Yukoners overwhelmingly support permanent protection of Peel Watershed

February 27, 2019 (Whitehorse, YT) – CPAWS Yukon and the Yukon Conservation Society (YCS) are pleased to see an overwhelming call for stronger protection in the Peel Regional Land Use Plan What We Heard Report released yesterday.

The report breaks down the 2,674 email, letter, and questionnaire submissions during the final consultations. We are pleased to see that the public has spoken and over 96.4% of people asked for at least the implementation of the Final Recommended Plan (which calls for 55% permanent protection, 25% interim protection). 64.5% of people asked for protection to be stronger than in the Final Recommended Plan.

Over the past 20 years, CPAWS Yukon and YCS have been advocating for permanent protection of this unspoiled landscape that spans over 68,000 km2 – about 14% of the entire Yukon. Home to iconic northern wildlife such as grizzly bears, wolves, moose, caribou, and lynx, the Peel Watershed provides a much needed sanctuary that is integral for plants, animals, and humans to thrive.

The landmark victory at the Supreme Court of Canada in December 2017 (by appellants First Nation of Nacho Nyak Dun, Tr’ondëk Hwëch’in, Vuntut Gwitchin First Nation, CPAWS Yukon, and YCS) provided the public with this opportunity to exercise their right – as laid out in the Umbrella Final Agreement – to help decide the future of this landscape through final consultations on the Final Recommend Plan for the Peel Watershed.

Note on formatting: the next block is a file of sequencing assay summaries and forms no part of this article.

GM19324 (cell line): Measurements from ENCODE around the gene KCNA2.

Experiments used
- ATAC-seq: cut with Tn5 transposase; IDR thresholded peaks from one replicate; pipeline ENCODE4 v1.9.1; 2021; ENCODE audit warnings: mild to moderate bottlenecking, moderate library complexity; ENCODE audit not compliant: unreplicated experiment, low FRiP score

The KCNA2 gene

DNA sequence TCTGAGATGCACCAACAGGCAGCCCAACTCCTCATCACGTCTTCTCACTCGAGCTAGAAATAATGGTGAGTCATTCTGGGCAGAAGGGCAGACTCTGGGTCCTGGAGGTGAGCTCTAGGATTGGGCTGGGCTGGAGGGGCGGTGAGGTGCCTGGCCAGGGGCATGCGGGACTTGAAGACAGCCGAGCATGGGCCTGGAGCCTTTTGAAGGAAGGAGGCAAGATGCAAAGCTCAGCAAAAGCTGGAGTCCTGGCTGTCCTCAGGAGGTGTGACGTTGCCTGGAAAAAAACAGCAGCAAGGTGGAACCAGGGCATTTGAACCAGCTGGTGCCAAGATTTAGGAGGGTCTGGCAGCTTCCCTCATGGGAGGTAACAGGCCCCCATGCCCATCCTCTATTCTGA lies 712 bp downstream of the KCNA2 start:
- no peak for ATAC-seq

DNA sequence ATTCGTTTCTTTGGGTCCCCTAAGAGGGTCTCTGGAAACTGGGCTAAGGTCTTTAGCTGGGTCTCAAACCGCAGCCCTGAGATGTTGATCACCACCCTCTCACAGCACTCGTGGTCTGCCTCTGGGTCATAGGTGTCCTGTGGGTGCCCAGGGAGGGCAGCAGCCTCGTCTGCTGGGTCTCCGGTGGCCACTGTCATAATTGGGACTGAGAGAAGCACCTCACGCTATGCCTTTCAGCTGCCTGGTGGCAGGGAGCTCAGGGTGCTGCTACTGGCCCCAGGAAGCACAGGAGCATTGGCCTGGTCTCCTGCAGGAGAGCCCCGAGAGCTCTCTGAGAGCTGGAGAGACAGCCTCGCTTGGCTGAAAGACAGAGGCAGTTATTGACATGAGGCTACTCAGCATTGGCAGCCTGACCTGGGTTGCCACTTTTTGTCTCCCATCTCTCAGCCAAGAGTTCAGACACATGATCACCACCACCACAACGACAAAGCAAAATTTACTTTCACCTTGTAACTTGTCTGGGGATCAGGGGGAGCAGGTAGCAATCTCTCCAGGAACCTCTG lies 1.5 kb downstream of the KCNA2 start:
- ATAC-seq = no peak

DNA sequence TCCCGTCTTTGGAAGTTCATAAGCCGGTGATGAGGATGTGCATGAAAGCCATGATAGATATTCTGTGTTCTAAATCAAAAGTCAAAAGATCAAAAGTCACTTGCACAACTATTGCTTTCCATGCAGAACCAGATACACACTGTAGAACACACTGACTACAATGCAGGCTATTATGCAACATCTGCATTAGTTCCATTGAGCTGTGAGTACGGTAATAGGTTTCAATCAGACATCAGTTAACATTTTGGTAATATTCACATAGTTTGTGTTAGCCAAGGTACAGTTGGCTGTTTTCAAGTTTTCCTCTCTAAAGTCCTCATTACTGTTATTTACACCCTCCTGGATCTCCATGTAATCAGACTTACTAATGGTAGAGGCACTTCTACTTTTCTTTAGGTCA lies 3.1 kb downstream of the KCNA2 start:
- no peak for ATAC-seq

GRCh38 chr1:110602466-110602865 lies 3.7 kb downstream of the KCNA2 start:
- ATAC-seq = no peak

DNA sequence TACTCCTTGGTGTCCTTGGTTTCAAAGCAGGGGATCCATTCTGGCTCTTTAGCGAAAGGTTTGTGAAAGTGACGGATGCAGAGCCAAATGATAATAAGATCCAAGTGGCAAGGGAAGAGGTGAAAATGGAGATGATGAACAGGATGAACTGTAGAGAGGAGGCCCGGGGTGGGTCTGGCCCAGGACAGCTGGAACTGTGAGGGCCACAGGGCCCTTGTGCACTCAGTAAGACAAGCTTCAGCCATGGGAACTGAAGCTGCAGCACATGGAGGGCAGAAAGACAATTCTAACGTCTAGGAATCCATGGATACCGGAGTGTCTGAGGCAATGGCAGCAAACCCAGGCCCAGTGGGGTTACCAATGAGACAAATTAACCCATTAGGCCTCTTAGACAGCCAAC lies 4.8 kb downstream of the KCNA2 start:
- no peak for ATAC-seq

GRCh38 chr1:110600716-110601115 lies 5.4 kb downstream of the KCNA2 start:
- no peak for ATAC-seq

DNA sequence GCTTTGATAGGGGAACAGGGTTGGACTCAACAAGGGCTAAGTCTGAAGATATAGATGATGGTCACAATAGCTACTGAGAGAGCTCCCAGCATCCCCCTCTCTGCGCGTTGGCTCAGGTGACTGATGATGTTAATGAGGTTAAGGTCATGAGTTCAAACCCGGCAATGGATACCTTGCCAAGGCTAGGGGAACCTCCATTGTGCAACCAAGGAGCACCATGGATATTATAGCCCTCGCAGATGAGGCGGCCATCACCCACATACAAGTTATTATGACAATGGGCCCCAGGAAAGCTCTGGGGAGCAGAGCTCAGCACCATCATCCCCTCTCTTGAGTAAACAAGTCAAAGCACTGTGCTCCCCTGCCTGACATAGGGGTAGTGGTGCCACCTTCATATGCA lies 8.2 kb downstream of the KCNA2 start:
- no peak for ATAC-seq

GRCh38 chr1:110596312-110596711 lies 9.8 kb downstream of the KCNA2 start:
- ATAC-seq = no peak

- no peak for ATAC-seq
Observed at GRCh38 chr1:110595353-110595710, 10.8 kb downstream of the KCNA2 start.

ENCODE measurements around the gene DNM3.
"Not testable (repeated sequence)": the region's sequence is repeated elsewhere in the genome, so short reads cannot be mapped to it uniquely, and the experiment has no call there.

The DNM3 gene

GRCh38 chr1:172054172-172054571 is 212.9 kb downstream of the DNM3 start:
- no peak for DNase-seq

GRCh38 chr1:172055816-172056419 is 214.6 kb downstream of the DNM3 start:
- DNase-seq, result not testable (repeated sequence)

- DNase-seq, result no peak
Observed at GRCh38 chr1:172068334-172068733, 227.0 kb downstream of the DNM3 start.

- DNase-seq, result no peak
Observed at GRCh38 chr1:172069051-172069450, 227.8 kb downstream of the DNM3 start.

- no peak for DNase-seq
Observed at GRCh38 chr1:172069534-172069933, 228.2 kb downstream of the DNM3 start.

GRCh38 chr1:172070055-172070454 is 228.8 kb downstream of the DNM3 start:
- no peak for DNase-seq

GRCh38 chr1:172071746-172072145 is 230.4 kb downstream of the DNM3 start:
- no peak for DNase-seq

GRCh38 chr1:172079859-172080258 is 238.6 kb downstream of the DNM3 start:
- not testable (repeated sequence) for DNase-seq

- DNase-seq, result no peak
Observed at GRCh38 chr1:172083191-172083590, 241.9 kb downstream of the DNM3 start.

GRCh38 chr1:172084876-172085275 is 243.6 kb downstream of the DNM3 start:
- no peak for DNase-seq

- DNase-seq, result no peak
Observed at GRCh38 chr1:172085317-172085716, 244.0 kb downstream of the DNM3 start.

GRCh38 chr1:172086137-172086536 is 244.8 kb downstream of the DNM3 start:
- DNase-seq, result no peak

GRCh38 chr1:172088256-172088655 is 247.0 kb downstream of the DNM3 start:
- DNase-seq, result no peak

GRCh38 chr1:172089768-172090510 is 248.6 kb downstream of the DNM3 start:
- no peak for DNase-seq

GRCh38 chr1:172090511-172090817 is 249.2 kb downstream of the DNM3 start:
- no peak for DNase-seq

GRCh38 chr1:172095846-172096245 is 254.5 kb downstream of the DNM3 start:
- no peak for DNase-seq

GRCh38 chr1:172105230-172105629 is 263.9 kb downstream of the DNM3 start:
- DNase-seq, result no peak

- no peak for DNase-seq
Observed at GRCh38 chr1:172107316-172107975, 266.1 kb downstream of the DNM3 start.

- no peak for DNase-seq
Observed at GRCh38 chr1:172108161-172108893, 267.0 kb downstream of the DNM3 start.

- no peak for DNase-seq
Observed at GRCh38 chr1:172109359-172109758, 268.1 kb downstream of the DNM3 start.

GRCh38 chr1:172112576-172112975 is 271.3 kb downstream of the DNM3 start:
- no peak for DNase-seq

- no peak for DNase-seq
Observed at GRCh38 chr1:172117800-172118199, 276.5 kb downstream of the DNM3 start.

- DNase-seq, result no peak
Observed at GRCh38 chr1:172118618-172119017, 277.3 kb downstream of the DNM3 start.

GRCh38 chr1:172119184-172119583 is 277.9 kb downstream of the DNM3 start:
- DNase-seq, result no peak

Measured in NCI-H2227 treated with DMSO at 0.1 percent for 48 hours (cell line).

Now that consultations are complete, CPAWS Yukon and YCS hope that Yukon policy- and decision-makers will act on the public desire for a protected Peel Watershed as they finalize the Peel Watershed Land Use Plan.

“We’re thrilled that so many people participated in the final consultations. It’s clear that Yukoners want to see the strongest possible protection for the Peel Watershed, and Yukon government has a great opportunity to show that they’re listening.” – Chris Rider, Executive Director, CPAWS Yukon

“Climate change and industrial development are threats to biodiversity and the health of the land in the Yukon and across the globe. Protecting wildlife and wild places like the Peel Watershed is the key to our shared future.” – Dr. Mike Walton, Executive Director, Yukon Conservation Society



Adil Darvesh,  Communications Coordinator, CPAWS Yukon
adarvesh@cpawsyukon.org, 867-393-8080 x9

Julia Duchesne, Outreach and Communications Director, YCS
outreach@yukonconservation.org, 867-668-5678 x1

Contacts for quotes

David Loeks, Former Chair of the Peel Commission
867-633-5470, loeks@northwestel.net

Kalin Pallett, President of Wilderness Tourism Association of the Yukon (WTAY)
867-335-6469, kalin@eddyline.ca

Donald Reid, Conservation Zoologist – Wildlife Conservation Society Canada
867-456-7556, dreid@wcs.org

Google Drive folder with images